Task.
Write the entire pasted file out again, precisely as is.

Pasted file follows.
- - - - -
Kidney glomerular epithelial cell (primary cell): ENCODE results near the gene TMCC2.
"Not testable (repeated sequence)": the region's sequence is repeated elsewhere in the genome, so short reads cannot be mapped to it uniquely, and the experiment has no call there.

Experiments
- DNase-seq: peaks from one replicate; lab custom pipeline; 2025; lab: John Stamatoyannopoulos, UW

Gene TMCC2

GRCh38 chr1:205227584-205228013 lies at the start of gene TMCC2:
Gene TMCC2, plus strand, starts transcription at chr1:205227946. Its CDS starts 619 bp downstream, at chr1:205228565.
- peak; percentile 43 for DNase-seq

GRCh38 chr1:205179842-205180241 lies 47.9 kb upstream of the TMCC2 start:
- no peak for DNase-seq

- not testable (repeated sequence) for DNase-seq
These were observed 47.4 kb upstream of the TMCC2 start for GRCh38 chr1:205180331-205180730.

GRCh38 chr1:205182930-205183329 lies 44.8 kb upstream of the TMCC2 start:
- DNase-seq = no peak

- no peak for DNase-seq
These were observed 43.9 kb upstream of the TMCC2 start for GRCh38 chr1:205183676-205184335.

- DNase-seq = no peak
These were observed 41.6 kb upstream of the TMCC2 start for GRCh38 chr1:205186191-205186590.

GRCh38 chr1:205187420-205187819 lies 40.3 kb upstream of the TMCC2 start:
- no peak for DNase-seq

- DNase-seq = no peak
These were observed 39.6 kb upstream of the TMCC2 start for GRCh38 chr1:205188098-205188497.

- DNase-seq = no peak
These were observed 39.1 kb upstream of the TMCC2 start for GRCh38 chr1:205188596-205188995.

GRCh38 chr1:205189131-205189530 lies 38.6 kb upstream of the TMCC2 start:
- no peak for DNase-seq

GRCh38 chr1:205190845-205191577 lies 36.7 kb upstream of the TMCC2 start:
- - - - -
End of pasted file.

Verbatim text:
Kidney glomerular epithelial cell (primary cell): ENCODE results near the gene TMCC2.
"Not testable (repeated sequence)": the region's sequence is repeated elsewhere in the genome, so short reads cannot be mapped to it uniquely, and the experiment has no call there.

Experiments
- DNase-seq: peaks from one replicate; lab custom pipeline; 2025; lab: John Stamatoyannopoulos, UW

Gene TMCC2

GRCh38 chr1:205227584-205228013 lies at the start of gene TMCC2:
Gene TMCC2, plus strand, starts transcription at chr1:205227946. Its CDS starts 619 bp downstream, at chr1:205228565.
- peak; percentile 43 for DNase-seq

GRCh38 chr1:205179842-205180241 lies 47.9 kb upstream of the TMCC2 start:
- no peak for DNase-seq

- not testable (repeated sequence) for DNase-seq
These were observed 47.4 kb upstream of the TMCC2 start for GRCh38 chr1:205180331-205180730.

GRCh38 chr1:205182930-205183329 lies 44.8 kb upstream of the TMCC2 start:
- DNase-seq = no peak

- no peak for DNase-seq
These were observed 43.9 kb upstream of the TMCC2 start for GRCh38 chr1:205183676-205184335.

- DNase-seq = no peak
These were observed 41.6 kb upstream of the TMCC2 start for GRCh38 chr1:205186191-205186590.

GRCh38 chr1:205187420-205187819 lies 40.3 kb upstream of the TMCC2 start:
- no peak for DNase-seq

- DNase-seq = no peak
These were observed 39.6 kb upstream of the TMCC2 start for GRCh38 chr1:205188098-205188497.

- DNase-seq = no peak
These were observed 39.1 kb upstream of the TMCC2 start for GRCh38 chr1:205188596-205188995.

GRCh38 chr1:205189131-205189530 lies 38.6 kb upstream of the TMCC2 start:
- no peak for DNase-seq

GRCh38 chr1:205190845-205191577 lies 36.7 kb upstream of the TMCC2 start: